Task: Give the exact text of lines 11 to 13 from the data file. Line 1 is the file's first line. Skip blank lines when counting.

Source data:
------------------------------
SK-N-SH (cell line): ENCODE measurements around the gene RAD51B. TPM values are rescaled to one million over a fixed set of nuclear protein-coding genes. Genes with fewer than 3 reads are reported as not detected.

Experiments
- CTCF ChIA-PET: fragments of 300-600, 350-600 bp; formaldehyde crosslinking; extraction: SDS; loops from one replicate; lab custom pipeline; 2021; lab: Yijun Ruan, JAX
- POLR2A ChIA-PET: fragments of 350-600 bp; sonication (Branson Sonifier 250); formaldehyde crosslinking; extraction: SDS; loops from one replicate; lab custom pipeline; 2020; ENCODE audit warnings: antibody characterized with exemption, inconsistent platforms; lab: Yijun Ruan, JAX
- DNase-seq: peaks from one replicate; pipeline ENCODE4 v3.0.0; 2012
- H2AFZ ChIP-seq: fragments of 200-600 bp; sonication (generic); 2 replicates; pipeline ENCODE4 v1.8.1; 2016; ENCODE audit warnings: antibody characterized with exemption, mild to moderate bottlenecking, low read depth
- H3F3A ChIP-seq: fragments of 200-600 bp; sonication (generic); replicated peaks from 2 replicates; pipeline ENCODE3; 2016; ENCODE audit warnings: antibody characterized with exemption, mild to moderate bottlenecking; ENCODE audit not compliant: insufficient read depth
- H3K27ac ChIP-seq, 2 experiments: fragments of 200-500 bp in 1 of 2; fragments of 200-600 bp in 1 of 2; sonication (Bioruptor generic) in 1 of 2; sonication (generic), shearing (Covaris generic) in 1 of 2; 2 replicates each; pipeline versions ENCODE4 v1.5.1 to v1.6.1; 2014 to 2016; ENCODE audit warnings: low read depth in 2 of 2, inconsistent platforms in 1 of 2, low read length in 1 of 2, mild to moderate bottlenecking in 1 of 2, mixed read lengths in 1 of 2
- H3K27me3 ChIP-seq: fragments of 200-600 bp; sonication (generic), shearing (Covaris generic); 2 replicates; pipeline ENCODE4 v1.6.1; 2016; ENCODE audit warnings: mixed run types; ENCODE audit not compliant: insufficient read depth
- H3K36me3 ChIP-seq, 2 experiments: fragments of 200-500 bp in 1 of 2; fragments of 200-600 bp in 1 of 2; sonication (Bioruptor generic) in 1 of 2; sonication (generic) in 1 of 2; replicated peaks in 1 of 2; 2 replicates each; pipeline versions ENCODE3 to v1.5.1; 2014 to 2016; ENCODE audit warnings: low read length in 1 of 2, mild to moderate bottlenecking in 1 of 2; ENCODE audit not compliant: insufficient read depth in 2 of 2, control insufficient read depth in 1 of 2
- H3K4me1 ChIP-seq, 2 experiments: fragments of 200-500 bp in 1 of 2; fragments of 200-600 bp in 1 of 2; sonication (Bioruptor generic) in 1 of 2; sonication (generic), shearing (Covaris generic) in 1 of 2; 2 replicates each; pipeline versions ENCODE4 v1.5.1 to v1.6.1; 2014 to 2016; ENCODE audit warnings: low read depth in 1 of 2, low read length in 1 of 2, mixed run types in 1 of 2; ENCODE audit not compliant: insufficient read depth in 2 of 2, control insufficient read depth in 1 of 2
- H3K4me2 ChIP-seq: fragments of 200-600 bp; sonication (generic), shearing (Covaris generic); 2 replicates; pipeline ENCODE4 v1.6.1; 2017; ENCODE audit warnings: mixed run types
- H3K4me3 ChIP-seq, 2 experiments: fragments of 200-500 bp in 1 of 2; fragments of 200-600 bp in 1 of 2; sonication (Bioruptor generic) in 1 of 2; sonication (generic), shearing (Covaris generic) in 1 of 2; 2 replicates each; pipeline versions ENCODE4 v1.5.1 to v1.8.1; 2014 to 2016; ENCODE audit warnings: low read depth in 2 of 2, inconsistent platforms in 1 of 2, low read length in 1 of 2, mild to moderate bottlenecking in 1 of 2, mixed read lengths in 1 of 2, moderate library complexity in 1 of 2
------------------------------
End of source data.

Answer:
- H3K4me1 ChIP-seq, 2 experiments: fragments of 200-500 bp in 1 of 2; fragments of 200-600 bp in 1 of 2; sonication (Bioruptor generic) in 1 of 2; sonication (generic), shearing (Covaris generic) in 1 of 2; 2 replicates each; pipeline versions ENCODE4 v1.5.1 to v1.6.1; 2014 to 2016; ENCODE audit warnings: low read depth in 1 of 2, low read length in 1 of 2, mixed run types in 1 of 2; ENCODE audit not compliant: insufficient read depth in 2 of 2, control insufficient read depth in 1 of 2
- H3K4me2 ChIP-seq: fragments of 200-600 bp; sonication (generic), shearing (Covaris generic); 2 replicates; pipeline ENCODE4 v1.6.1; 2017; ENCODE audit warnings: mixed run types
- H3K4me3 ChIP-seq, 2 experiments: fragments of 200-500 bp in 1 of 2; fragments of 200-600 bp in 1 of 2; sonication (Bioruptor generic) in 1 of 2; sonication (generic), shearing (Covaris generic) in 1 of 2; 2 replicates each; pipeline versions ENCODE4 v1.5.1 to v1.8.1; 2014 to 2016; ENCODE audit warnings: low read depth in 2 of 2, inconsistent platforms in 1 of 2, low read length in 1 of 2, mild to moderate bottlenecking in 1 of 2, mixed read lengths in 1 of 2, moderate library complexity in 1 of 2